The Magic and Meanings of the Devil’s Walking Stick
I was unable to find any specific mythology or magic surrounding the Devil’s Walking Stick tree, despite its widespread growth here in the US. Based on the above information, we might consider at least three possible meanings for this tree:
Opportunistic and cunning. The Devils Walking Stick offers very opportunistic and cunning energy. It grows in areas that have been disrupted (like our logged forests) where it quickly colonizes and spreads, growing quickly and taking the opportunity provided.
Over-the-top Defenses. The Devil’s Walking Stick is one of the most defended trees here on the US East Coast. While its toxicity and thousands of thorns, nothing is going to get through to eat this tree. I think this tree obviously signals that defenses are needed, perhaps more than are necessary. I could see this tree being of use if you were feeling like you were being attacked or under duress.
Overcoming Adversity and Exorcism. The energy of this tree would be good for helping you overcome any kind of adversity that you face and exorcise unwanted things from your life (physical or metaphysical). This tree pulls no punches and stands in its power–and it will help you to do the same.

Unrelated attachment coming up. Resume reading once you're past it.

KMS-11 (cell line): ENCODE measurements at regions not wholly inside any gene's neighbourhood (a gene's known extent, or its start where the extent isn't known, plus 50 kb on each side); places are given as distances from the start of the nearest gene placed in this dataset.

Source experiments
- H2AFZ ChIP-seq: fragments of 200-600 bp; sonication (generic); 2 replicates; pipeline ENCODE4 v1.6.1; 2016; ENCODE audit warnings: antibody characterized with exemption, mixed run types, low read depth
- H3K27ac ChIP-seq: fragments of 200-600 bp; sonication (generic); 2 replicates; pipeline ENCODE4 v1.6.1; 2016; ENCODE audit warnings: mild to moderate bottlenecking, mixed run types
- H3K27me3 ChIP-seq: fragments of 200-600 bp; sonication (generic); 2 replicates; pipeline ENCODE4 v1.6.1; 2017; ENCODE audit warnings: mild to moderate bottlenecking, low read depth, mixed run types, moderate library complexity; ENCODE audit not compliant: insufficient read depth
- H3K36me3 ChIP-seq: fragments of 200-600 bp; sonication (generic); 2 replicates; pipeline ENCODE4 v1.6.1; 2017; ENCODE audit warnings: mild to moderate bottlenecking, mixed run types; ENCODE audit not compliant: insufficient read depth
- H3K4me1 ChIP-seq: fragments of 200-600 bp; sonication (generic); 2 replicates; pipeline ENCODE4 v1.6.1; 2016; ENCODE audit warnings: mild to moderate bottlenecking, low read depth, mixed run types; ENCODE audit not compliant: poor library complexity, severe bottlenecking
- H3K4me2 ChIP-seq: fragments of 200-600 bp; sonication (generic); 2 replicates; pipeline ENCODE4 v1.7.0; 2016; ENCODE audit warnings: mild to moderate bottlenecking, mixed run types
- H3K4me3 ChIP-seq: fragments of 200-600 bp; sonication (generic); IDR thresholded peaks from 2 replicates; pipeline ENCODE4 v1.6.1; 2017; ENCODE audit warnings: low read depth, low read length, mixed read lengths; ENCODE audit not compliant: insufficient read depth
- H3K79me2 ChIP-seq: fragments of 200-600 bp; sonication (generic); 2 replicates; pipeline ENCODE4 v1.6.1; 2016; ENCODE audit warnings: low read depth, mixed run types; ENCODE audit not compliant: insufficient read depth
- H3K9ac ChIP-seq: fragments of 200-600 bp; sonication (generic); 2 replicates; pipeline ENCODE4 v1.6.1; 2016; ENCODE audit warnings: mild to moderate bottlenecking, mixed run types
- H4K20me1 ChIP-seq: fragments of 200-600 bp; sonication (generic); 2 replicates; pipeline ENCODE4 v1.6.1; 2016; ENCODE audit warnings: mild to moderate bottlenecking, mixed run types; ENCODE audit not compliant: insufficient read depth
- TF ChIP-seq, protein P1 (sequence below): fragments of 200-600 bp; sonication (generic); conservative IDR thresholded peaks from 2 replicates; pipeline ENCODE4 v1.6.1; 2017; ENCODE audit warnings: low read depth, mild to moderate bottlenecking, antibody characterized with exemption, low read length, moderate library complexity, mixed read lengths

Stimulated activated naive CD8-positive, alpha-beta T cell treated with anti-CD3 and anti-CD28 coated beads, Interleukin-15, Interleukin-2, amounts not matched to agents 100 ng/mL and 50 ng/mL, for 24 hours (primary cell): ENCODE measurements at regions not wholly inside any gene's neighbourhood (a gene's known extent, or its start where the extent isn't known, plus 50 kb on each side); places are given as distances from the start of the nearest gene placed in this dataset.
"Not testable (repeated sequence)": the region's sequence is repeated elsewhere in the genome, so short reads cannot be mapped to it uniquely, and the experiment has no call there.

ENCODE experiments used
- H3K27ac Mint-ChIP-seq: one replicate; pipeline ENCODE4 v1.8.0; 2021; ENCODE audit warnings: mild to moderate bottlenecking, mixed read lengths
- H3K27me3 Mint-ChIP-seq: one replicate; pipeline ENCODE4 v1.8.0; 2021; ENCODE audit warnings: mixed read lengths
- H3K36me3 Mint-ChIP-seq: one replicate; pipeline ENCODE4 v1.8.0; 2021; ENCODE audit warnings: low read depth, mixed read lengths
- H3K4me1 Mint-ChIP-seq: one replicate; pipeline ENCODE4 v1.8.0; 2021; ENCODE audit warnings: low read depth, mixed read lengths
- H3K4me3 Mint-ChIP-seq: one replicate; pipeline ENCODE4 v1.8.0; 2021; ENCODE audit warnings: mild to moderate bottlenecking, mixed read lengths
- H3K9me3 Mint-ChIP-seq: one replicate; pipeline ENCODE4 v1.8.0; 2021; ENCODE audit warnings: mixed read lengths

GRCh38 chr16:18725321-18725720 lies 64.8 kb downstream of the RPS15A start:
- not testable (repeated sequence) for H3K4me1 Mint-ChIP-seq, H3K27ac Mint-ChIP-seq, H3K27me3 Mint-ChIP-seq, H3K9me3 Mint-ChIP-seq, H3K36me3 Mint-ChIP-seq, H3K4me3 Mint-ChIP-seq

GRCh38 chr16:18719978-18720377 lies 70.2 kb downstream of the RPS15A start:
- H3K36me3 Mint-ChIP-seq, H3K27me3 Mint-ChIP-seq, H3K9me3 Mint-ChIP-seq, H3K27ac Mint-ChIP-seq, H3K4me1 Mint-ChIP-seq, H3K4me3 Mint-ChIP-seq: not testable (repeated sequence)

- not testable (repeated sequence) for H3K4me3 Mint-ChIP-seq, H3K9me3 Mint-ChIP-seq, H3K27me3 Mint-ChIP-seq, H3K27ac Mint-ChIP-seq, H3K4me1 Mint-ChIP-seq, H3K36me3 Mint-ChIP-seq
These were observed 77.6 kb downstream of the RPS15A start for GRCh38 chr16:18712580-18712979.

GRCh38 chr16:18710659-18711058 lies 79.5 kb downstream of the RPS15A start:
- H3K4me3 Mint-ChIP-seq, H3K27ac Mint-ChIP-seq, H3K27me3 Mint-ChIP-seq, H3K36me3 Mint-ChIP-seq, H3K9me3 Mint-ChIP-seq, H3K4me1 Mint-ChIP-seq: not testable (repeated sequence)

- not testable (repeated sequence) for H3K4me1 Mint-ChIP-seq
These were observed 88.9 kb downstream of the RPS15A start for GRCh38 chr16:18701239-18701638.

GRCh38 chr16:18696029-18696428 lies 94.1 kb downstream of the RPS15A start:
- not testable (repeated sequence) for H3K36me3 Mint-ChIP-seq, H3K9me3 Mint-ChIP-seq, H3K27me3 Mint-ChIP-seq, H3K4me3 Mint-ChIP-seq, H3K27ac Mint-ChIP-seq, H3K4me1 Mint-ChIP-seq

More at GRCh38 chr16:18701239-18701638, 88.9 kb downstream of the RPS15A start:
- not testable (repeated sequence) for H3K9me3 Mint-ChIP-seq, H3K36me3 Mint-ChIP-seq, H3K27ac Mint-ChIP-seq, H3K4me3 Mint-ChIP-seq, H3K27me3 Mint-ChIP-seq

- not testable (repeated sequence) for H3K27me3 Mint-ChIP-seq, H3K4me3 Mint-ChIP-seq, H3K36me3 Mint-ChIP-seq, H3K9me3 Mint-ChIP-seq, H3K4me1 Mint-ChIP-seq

I will also note that if you are developing a local ogham, Devils Walking Sick could be a potentially very good replacement for the Ogham Straif (Blackthorn). Like Blackthorn, Devil’s Walking Stick is a pioneering species with a host of defenses and, frankly, the right kind of energy
I think that because this tree does not have a rich mythology or magical tradition, there’s a lot of opportunities to work with it, to experiment, and to see what comes. I would love to hear from you, my readers, about any insights, stories, or experiences you may have with the powerful Devil’s Walking Stick!